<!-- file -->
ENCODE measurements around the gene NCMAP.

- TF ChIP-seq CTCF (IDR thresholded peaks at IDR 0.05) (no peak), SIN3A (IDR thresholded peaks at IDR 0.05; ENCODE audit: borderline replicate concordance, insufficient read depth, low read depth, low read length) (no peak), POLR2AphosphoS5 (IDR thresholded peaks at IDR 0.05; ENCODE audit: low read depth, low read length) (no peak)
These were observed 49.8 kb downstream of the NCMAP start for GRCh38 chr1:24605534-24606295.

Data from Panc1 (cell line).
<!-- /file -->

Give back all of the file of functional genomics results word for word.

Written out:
ENCODE measurements around the gene NCMAP.

- TF ChIP-seq CTCF (IDR thresholded peaks at IDR 0.05) (no peak), SIN3A (IDR thresholded peaks at IDR 0.05; ENCODE audit: borderline replicate concordance, insufficient read depth, low read depth, low read length) (no peak), POLR2AphosphoS5 (IDR thresholded peaks at IDR 0.05; ENCODE audit: low read depth, low read length) (no peak)
These were observed 49.8 kb downstream of the NCMAP start for GRCh38 chr1:24605534-24606295.

Data from Panc1 (cell line).